Doctors' Day - Dr. Charach

Posted on Friday April 29, 2022
Nate Charach Headshot

On Doctors’ Day, we reflect on the hard work and sacrifices of our JBH physicians and, most importantly, express our most sincere appreciation for the care they provide in normal and in extraordinary times.

Today we are featuring Dr. Charach, a psychiatrist at Joseph Brant Hospital with a passion for eco-initiatives and understanding how climate change can affect our mental health.

“We have the technology necessary to solve the crisis, but people struggle to engage and change because they feel hopeless.”

For Dr. Charach, his passion for medicine and climate change collided in his final year of residency after reading The Geography of Hope, a book that helped him understand that the climate crisis is a social, rather than a technological problem.

“As a psychiatrist, I realized that my expertise includes understanding hopelessness and shifting motivation. It became clear that harnessing these skills to heal our planet is both effective and necessary for improving mental health outcomes.”

Currently, he is working within his department to connect mental health programming with regenerative agriculture, a conservation and rehabilitation approach to food and farming systems, horticultural therapy and reconnecting with nature.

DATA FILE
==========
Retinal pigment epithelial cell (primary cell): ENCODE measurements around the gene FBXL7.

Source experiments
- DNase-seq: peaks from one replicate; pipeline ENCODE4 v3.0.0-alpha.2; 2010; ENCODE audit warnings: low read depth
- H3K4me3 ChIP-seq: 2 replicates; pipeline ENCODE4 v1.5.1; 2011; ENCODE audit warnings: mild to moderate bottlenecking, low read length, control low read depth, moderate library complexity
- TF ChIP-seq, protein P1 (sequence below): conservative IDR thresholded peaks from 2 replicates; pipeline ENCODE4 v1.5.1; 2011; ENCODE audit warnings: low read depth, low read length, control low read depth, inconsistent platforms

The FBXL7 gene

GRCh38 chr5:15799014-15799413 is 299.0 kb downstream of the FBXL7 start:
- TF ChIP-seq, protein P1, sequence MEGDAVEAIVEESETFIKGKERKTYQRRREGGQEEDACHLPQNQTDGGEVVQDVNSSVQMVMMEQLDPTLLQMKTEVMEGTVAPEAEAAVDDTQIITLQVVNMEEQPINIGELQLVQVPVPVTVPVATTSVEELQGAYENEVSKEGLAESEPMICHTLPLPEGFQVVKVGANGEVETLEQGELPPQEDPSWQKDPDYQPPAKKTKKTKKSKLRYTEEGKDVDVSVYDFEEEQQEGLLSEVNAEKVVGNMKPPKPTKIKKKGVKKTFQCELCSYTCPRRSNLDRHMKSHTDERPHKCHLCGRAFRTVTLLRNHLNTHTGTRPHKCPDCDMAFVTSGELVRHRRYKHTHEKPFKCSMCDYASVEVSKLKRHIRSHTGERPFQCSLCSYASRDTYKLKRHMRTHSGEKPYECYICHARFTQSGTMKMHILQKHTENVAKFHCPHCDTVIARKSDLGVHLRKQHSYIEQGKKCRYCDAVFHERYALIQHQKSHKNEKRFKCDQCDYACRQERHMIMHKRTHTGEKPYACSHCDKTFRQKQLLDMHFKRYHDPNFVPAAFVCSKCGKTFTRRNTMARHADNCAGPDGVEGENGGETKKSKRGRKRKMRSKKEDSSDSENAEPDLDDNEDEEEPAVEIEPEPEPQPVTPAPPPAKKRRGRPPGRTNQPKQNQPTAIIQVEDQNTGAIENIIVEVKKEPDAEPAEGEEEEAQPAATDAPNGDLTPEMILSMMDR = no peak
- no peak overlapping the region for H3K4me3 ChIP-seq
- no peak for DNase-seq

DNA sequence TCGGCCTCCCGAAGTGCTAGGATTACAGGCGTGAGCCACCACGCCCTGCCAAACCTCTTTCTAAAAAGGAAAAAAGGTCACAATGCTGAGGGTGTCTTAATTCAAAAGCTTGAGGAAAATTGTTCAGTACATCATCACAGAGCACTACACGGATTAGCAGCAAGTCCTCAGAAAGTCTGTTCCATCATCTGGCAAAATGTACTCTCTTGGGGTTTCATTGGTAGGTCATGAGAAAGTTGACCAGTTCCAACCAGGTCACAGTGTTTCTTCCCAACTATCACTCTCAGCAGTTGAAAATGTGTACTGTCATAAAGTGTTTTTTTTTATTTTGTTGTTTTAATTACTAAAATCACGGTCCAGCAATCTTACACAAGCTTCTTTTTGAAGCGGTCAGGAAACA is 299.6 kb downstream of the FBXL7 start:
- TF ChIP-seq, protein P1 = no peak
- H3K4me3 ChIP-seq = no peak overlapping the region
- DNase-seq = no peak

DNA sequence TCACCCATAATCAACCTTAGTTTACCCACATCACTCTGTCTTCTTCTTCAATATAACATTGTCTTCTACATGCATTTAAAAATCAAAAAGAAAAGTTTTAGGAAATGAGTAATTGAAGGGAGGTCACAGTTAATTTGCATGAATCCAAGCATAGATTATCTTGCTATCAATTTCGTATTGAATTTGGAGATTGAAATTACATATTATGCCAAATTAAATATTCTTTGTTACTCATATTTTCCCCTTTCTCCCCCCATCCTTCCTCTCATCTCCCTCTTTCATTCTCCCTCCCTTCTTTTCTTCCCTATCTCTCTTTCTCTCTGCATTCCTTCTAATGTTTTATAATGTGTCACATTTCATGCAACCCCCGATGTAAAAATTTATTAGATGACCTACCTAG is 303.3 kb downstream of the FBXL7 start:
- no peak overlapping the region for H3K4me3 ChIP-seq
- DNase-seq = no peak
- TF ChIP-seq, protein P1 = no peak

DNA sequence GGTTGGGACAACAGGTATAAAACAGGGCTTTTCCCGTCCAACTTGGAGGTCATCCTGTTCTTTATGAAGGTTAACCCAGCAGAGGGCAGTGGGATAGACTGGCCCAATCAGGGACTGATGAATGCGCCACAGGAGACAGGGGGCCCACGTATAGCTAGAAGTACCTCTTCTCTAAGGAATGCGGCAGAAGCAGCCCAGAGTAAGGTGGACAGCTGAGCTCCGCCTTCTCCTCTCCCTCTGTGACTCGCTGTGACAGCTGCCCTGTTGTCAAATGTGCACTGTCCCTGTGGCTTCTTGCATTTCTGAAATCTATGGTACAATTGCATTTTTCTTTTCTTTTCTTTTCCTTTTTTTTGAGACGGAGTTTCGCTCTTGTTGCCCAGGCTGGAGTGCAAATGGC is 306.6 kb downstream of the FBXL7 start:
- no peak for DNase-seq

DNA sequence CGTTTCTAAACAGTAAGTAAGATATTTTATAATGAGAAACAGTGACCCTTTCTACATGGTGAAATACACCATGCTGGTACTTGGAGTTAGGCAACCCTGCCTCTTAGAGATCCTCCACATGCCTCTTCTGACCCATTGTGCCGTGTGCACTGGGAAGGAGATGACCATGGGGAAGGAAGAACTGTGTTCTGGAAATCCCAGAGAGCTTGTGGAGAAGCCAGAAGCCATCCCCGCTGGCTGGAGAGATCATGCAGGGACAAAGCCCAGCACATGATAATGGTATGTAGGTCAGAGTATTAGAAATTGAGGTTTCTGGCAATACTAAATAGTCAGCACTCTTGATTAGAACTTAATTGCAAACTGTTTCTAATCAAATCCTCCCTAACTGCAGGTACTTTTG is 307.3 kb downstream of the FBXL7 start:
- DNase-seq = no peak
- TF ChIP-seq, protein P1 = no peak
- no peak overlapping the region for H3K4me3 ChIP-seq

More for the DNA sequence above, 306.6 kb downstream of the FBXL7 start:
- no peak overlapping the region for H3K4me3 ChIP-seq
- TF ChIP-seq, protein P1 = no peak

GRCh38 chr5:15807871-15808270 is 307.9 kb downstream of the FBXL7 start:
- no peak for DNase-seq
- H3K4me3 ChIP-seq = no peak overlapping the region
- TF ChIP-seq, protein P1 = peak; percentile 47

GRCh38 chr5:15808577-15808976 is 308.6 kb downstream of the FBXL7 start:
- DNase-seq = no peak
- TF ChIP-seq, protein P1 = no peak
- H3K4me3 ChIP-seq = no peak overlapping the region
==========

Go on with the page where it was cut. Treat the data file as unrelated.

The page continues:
“We know that what is good for the planet is good for our health so we need that reciprocity in all of our hospital’s programs.”

Many people can be feeling anxiety stress when thinking about the climate crisis, we asked him if he has any tips that he would like to share.

 “Anxiety is the surface emotion raising alarm bells since humanity is causing a mass extinction. Beneath this anxiety lies sadness, pain, guilt and despair.

Our culture teaches us to avoid unpleasant emotions, so we typically either deny our feelings, or focus only on anxiety. When we switch to a third narrative, we see our current systems must fall apart for a new life-sustaining society to emerge.

In this narrative, we must each find gratitude for what the earth gives us and honour our pain for the world. Allowing ourselves to feel this pain and connect with our gratitude eases anxiety and frees us to go forth to do our part in this collective change.”

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